As I said, I felt the pacing went well, but I still felt like there were some events that happened for shock value, but it was really to add some action into the story. I'm more of a fan of buildup, but a lot of events were kind of rapid-fire. And then the ending, just kind of ends. It's not a cliff-hanger, but it does leave us going, 'Well, now what?'

Overall, I certainly didn't mind reading this book and it did hold my attention, but it just didn't have the wow factor I was hoping for.

*Received a copy of this book in exchange for a fair and honest review.*

posted by LovinLosLibros on June 16, 2013

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  • Anonymous

    Posted May 1, 2014

    Really enjoyed!

    Very entertaining and surprisingly thrilling

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  • Anonymous

    Posted September 3, 2013

    I really liked this book. I love the Dystopian theme, I love the

    I really liked this book. I love the Dystopian theme, I love the premise. All around I think it was well written.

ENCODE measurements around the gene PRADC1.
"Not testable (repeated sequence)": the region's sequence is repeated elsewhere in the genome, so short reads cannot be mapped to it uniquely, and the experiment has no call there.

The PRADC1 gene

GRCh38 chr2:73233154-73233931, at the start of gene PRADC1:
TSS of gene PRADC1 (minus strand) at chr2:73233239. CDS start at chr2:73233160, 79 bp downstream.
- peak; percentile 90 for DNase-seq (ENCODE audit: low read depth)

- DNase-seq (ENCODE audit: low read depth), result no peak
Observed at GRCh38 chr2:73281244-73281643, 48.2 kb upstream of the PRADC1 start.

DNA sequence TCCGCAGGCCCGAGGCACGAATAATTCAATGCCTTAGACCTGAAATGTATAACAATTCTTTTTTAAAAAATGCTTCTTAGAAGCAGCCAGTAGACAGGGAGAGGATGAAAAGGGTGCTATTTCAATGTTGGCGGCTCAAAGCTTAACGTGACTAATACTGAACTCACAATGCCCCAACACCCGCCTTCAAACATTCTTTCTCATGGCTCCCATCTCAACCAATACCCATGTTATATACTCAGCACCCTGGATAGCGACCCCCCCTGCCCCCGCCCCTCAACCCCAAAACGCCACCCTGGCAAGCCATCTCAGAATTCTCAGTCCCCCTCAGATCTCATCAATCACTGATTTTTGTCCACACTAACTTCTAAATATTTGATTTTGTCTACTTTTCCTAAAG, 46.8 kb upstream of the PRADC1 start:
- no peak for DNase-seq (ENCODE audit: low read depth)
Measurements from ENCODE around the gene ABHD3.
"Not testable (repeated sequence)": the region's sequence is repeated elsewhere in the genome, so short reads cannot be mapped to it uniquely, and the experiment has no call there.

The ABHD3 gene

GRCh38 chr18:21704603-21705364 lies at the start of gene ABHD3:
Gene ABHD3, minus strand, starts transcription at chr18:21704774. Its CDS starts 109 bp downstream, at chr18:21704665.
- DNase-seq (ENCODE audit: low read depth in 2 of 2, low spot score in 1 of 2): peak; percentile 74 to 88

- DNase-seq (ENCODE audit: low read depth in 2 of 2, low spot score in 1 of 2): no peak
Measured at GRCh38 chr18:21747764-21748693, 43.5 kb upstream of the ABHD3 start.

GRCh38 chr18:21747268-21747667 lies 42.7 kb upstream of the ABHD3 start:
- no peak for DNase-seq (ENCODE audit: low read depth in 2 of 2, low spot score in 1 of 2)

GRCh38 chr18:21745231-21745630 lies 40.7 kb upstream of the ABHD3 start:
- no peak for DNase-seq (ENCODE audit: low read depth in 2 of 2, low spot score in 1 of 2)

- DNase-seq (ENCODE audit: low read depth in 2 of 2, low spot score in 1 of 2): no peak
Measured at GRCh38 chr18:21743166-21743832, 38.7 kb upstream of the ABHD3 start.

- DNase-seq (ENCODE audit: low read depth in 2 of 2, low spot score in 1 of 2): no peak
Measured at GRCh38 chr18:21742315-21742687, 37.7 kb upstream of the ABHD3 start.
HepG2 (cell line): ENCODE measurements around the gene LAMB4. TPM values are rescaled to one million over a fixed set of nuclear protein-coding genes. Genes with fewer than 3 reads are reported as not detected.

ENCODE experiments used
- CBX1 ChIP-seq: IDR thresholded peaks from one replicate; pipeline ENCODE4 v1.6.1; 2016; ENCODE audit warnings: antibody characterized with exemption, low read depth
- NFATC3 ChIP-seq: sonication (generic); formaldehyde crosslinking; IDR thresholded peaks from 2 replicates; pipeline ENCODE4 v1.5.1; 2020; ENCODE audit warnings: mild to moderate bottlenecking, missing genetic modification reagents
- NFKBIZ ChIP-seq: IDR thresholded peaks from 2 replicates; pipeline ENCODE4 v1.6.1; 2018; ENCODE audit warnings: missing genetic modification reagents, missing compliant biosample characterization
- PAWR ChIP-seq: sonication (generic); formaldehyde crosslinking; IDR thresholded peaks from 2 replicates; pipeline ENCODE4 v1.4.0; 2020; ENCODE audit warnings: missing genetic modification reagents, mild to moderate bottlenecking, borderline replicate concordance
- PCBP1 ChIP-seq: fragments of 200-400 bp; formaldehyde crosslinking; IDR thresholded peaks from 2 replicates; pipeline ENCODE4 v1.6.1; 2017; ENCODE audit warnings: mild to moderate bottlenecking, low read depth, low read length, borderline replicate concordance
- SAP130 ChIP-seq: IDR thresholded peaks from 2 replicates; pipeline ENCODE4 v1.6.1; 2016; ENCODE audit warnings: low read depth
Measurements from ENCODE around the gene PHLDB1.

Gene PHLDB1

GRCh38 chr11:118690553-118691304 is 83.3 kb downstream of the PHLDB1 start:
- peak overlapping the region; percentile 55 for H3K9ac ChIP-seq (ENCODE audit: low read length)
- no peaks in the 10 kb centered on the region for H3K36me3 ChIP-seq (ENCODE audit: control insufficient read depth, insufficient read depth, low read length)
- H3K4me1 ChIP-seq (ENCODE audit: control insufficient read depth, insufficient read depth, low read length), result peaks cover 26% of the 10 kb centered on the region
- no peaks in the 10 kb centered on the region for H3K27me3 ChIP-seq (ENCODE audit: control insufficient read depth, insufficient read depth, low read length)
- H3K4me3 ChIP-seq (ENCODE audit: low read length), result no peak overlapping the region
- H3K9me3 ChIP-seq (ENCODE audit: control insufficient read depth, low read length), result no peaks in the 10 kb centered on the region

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  • Anonymous

    Posted August 11, 2013

    Amonymous

    A look at fictional futuristic America. A must read. I read this whenever I had free-time! :)

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  • Anonymous

    Posted June 24, 2013

    I really enjoyed reading this book, I could NOT put it down unti

    I really enjoyed reading this book, I could NOT put it down until I was through. I believe it is the author's first novel, and while that does show in some awkward writing it also shows in the rampant enthusiasm through the whole book. The plot is engaging from the start, and while I sometimes wanted to wring characters' necks out of frustration, it made them all the more human and three-dimensional. The heroine is especially engrossing, as she struggles to overcome the limitations that were literally instilled in her from birth. As a woman, she was taught to believe that the most important thing she will ever do is become a wife. When she begins to doubt this, she has to slowly discover all those parts of herself that were trained into her, and try to separate them out from what is real and establish her own personality and identity.